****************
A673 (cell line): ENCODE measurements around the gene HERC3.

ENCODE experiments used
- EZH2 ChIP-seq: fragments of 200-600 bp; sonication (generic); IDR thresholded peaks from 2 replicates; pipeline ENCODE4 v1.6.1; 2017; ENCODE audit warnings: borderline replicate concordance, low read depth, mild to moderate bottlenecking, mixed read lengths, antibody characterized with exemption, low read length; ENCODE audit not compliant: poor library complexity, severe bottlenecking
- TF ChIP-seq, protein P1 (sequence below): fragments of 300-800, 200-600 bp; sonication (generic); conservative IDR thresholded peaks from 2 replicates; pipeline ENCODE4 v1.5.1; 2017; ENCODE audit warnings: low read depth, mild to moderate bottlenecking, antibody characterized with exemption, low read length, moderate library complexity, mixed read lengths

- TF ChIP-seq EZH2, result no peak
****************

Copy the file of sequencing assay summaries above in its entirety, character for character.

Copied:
A673 (cell line): ENCODE measurements around the gene HERC3.

ENCODE experiments used
- EZH2 ChIP-seq: fragments of 200-600 bp; sonication (generic); IDR thresholded peaks from 2 replicates; pipeline ENCODE4 v1.6.1; 2017; ENCODE audit warnings: borderline replicate concordance, low read depth, mild to moderate bottlenecking, mixed read lengths, antibody characterized with exemption, low read length; ENCODE audit not compliant: poor library complexity, severe bottlenecking
- TF ChIP-seq, protein P1 (sequence below): fragments of 300-800, 200-600 bp; sonication (generic); conservative IDR thresholded peaks from 2 replicates; pipeline ENCODE4 v1.5.1; 2017; ENCODE audit warnings: low read depth, mild to moderate bottlenecking, antibody characterized with exemption, low read length, moderate library complexity, mixed read lengths

- TF ChIP-seq EZH2, result no peak